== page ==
March 13, 2024

Join Us to Hear From Tracy Kidder

Please join us for a thought-provoking conversation with Tracy Kidder, author of New York Times Bestseller, Rough Sleepersa powerful story of an inspiring doctor who helped to create a medical system for the homeless people of Boston. 

The Community Foundation is honored to partner with the NYS Writers Institute, MVP Health Care, Unity House, HATAS, Catholic Charities of the Diocese of Albany and the Schenectady City Mission to support a community wide conversation with WAMC’s Joe Donahue sharing the story of how one person has impacted countless lives with his compassionate care.

Nearly forty years ago, after Jim O’Connell graduated from Harvard Medical School and was nearing the end of his residency at Massachusetts General Hospital, the Chief of Medicine made a proposal: would Jim defer a prestigious fellowship and spend a year as a doctor to homeless citizens? Jim took the job because he felt he couldn’t refuse. But that year turned into his life’s calling—to serve the city’s unhoused population, especially the “rough sleepers,” people who sleep on the streets, in the rough.

Today, Dr. Jim and his colleagues lead an organization that includes clinics affiliated with Massachusetts General Hospital and the Boston Medical Center, and a host of teams that serve special groups. One of these is a street team who reach rough sleepers by van. Tracy Kidder spent time over five years riding with Dr. O’Connell as he navigated the city at night, offering medical care, socks, soup, empathy and friendship to some of the city’s endangered citizens.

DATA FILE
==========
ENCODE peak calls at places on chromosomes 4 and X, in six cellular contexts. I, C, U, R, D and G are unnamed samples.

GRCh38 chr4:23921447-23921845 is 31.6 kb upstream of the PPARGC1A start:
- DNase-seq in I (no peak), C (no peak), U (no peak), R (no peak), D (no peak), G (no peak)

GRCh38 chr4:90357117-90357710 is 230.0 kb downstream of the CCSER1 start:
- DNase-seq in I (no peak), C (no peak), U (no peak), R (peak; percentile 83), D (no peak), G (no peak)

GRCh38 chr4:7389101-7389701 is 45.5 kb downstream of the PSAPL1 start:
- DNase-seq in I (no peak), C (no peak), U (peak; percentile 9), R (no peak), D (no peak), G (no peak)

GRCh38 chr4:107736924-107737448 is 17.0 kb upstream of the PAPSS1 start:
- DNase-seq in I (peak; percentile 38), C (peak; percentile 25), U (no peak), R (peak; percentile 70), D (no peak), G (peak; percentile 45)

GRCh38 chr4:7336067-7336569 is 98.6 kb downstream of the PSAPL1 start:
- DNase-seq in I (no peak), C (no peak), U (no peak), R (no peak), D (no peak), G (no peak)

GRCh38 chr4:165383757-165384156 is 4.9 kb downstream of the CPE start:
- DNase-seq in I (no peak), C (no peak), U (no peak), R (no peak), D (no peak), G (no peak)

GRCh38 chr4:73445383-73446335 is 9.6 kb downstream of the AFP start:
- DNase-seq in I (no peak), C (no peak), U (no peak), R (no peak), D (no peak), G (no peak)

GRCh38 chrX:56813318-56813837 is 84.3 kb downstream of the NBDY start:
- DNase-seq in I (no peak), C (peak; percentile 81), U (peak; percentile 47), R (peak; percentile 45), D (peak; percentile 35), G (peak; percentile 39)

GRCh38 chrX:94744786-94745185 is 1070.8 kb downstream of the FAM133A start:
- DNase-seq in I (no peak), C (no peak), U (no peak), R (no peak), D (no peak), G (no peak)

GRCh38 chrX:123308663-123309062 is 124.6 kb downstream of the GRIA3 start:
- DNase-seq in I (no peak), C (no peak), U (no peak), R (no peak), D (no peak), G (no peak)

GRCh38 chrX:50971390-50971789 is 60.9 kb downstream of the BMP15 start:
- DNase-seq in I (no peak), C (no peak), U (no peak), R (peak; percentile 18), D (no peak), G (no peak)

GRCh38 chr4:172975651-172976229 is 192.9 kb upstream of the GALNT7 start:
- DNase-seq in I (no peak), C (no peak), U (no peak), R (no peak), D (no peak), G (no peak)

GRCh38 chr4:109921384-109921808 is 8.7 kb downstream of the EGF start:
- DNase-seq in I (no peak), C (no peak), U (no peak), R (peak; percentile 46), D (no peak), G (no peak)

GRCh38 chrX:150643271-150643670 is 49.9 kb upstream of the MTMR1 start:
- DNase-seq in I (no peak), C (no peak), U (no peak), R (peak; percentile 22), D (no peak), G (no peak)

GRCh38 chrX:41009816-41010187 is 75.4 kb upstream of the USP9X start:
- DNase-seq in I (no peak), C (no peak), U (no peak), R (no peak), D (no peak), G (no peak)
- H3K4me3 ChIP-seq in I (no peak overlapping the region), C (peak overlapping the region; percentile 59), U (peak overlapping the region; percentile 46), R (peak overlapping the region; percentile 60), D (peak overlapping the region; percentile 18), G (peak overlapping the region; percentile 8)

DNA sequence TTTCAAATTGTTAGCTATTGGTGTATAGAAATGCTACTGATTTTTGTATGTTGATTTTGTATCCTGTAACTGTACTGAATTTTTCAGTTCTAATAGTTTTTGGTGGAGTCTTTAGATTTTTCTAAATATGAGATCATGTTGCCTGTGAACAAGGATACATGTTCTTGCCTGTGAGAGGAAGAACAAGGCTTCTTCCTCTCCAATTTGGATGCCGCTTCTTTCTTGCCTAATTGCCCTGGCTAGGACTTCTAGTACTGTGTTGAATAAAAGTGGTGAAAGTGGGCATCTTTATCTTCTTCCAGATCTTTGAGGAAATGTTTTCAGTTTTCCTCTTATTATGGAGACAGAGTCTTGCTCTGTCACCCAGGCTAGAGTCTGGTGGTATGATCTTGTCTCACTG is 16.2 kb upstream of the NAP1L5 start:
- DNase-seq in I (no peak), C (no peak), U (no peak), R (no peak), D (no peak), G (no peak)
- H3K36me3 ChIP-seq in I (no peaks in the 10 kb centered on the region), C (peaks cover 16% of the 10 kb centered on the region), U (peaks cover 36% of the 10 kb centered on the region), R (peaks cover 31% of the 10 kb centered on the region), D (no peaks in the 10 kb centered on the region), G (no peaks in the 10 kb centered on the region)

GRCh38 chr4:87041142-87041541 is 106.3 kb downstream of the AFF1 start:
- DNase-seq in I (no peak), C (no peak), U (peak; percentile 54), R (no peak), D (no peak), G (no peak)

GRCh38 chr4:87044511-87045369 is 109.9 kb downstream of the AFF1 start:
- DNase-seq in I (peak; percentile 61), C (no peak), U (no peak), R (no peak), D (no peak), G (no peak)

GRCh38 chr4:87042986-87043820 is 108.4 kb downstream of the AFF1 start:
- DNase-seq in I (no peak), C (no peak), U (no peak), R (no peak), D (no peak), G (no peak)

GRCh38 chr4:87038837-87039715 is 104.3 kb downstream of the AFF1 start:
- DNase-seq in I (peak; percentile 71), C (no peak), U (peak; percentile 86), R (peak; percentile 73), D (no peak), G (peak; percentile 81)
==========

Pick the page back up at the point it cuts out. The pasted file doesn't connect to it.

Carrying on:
A symptom of the systemic failures that feed American poverty—racism, childhood trauma, violence—homelessness afflicts a broad and diverse population. To treat their many illnesses, Dr. O’Connell emphasizes a style of medicine in which patients come first, joined with their providers in what he calls “a system of friends.”

This magnificent, deeply researched, and inspiring book explores how one doctor has changed countless lives by facing one of American society’s most shameful problems, instead of looking away.

The event is free and open to the public. For more information, including a campus map and directions visit the NYS Writers Institute Website.

The event is free and open to the public.